What’s your sign? Warsaw Rising and Fighting Poland in contemporary culture and art

The Exhibition was opened for visitors in August 2020 as a part of official commemorations of the 76th anniversary of the Warsaw Rising. It presents hundreds of artefacts, media or works of art referring to or bearing the symbol of the Fighting Poland.

In our everyday lives, we have no opportunity to see for ourselves whether we would live up to this ideal of valour, courage, selfless sacrifice and heroism, or whether we would prove ourselves as defenders of the fundamental values. The affinity with the symbol of the Fighting Poland is like a skill badge worn on our patriotic ego – not a virtual or imagined ability, but almost a tangible proof that we potentially could become such heroes. By identifying ourselves with this symbol, we wish to become a part of its ethos.

Anna Grzechnik, Curator of the exhibition

“The title of the exhibition is a reference to the poem “Catechism of the Polish Child”  by Władysław Bełza, which starts with the words “Who are you?”. Written in 1900 when Poland did not exist on the map of the world, the poem was meant to arouse national feelings and pride, and to keep the Polish identity alive under the foreign rule.

Anna Grzechnik, Curator of the exhibition


Sign of the Fighting Poland

“The sign of the Fighting Poland, popularly known as the Anchor, became the symbol of the Polish Underground State and Poles' resistance against the occupier during the German occupation of Poland. It was designed following a contest announced in January 1942 by the Information and Propaganda Bureau of the Home Army Headquarters at the initiative of Czesław Michalski "Jankowski". The contestants were tasked with designing an underground symbol of the Fighting Poland that would be easy to reproduce and paint. The jury panel selected two leading projects – the Anchor, i.e. the letters "P" and "W" combined to create the shape of an anchor, and two crossed swords from the battle of Grunwald – of which the former was finally selected as the winner. The winning project was designed by Anna Smoleńska "Hania", a scouting instructor. Since the publication of the results of the contest in the Polish underground paper Biuletyn Informacyjny on 16 April 1942, the symbol became widely used during minor sabotage operations – it was painted on walls and pavements at various public locations. The most famous Anchor was painted by Jan Bytnar "Rudy" on the plinth of the Airman Monument in Unii Lubelskiej Square, right on the German police district's doorstep. After the war, the symbol served as inspiration for various democratic opposition organisations, e.g. Konfederacja Polski Niepodległej (Confederation of Independent Poland) and Solidarność Walcząca (Fighting Solidarity). It was not until after 1989 that the Anchor found its place in the official pantheon of the Polish national symbols, which culminated in the adoption of the Act on the Protection of the Sign of the Fighting Poland by the lower house of the Polish Parliament (Sejm) in 2014.”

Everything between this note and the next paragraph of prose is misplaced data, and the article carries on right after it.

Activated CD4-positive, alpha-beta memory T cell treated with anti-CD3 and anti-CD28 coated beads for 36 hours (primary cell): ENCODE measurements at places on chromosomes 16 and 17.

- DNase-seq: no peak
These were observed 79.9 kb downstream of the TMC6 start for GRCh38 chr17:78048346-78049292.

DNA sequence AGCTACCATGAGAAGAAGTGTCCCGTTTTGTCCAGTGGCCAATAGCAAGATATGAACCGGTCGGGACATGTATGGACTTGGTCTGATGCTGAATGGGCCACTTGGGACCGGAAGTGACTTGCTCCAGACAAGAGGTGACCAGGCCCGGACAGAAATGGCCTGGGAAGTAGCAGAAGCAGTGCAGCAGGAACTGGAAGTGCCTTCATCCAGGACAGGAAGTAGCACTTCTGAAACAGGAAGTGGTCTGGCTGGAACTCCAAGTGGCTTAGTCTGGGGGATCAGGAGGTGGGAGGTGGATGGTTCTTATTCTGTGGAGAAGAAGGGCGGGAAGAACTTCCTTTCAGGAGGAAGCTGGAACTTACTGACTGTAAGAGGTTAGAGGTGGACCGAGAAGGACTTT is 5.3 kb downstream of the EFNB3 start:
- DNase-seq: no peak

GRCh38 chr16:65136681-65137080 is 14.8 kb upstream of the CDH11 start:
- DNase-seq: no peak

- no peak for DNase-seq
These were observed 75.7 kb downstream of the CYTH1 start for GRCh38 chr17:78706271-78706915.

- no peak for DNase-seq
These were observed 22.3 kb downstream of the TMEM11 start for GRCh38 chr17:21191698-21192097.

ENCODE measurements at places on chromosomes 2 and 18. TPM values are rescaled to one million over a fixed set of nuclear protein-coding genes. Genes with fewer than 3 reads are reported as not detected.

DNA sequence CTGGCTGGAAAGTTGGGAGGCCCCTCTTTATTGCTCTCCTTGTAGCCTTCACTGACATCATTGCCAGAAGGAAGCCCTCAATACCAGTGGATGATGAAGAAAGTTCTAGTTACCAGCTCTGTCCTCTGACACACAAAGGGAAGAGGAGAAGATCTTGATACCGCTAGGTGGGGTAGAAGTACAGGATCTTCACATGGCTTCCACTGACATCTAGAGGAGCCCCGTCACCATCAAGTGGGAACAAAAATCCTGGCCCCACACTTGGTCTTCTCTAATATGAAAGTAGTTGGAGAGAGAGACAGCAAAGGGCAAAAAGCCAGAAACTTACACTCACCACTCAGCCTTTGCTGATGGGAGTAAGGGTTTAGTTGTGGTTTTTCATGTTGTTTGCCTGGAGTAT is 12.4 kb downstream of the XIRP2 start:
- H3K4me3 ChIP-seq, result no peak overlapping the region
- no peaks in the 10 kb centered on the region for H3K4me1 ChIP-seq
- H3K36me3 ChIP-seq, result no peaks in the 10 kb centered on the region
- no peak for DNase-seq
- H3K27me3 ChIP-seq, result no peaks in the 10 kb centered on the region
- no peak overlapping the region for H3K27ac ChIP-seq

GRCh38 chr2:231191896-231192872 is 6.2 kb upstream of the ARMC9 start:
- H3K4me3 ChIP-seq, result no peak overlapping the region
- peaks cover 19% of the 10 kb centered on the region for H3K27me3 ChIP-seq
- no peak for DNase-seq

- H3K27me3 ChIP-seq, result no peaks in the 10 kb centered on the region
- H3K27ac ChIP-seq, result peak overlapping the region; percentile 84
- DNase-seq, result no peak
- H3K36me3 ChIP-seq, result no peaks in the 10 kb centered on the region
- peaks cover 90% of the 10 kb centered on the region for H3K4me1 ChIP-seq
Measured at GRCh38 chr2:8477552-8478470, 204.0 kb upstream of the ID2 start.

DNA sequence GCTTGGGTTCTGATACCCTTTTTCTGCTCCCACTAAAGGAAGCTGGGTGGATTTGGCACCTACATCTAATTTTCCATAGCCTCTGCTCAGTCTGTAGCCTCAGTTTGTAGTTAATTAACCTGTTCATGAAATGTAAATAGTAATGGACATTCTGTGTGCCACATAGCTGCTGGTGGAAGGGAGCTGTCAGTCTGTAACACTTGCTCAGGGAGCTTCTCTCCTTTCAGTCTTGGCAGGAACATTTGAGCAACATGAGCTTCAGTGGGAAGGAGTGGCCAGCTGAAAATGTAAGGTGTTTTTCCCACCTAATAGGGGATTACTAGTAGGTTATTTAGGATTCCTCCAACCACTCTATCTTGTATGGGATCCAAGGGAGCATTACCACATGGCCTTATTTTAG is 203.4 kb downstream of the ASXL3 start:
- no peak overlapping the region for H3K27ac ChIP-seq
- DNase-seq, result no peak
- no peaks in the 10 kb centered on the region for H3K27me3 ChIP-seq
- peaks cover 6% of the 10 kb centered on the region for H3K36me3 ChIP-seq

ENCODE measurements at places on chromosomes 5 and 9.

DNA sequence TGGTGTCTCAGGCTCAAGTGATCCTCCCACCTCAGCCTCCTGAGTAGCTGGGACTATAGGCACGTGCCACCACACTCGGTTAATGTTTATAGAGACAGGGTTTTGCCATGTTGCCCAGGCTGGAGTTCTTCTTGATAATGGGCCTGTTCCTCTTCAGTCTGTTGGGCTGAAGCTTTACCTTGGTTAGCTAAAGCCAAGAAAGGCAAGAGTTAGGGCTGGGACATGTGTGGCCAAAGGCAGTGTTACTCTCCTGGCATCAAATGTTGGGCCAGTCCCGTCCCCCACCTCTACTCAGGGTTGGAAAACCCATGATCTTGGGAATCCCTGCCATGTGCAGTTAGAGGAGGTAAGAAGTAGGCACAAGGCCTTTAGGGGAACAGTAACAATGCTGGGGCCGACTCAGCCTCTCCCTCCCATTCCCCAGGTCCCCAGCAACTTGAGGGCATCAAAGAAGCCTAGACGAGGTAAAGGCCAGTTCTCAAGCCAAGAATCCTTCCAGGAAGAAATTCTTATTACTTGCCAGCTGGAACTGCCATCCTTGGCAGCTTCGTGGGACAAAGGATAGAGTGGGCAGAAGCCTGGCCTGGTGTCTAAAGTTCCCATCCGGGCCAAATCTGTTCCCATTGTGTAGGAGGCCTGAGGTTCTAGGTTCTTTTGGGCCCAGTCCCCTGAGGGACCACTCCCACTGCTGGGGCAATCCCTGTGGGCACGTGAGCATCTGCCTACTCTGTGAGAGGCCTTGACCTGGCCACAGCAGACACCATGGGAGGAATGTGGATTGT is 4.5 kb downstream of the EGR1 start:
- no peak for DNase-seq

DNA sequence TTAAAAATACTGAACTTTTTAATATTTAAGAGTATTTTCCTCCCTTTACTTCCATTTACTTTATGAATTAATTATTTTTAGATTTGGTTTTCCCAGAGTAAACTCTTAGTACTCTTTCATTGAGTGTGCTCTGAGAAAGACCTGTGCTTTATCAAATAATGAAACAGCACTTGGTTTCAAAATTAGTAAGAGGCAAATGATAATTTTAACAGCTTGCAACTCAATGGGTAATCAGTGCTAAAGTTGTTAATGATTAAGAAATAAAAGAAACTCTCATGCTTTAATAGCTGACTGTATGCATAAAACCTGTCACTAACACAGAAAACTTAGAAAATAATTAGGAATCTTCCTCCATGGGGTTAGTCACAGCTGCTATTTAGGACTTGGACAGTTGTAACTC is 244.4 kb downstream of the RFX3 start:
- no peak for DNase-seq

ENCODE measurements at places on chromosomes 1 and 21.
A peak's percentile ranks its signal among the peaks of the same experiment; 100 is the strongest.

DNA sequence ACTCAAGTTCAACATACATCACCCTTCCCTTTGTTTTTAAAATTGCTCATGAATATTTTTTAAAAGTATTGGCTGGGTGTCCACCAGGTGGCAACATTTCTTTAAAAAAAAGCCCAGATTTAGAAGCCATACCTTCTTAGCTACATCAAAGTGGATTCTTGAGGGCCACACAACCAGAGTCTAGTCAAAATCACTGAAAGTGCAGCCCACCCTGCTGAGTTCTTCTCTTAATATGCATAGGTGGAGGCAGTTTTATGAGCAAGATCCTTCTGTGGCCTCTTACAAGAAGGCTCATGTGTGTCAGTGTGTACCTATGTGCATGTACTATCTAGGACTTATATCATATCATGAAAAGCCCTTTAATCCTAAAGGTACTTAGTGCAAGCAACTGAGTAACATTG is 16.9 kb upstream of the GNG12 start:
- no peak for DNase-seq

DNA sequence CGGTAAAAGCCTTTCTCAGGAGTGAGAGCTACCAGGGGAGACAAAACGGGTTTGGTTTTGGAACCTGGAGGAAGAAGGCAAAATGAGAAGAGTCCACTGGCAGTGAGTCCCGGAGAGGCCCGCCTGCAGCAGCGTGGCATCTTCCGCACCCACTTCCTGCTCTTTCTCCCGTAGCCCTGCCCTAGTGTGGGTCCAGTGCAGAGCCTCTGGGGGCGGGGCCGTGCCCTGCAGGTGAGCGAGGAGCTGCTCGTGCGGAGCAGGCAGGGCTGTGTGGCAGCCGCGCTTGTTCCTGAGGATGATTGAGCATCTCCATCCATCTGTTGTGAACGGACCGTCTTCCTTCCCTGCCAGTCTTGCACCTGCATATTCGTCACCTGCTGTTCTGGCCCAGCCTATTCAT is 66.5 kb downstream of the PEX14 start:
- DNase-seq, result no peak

dr Paweł Ukielski

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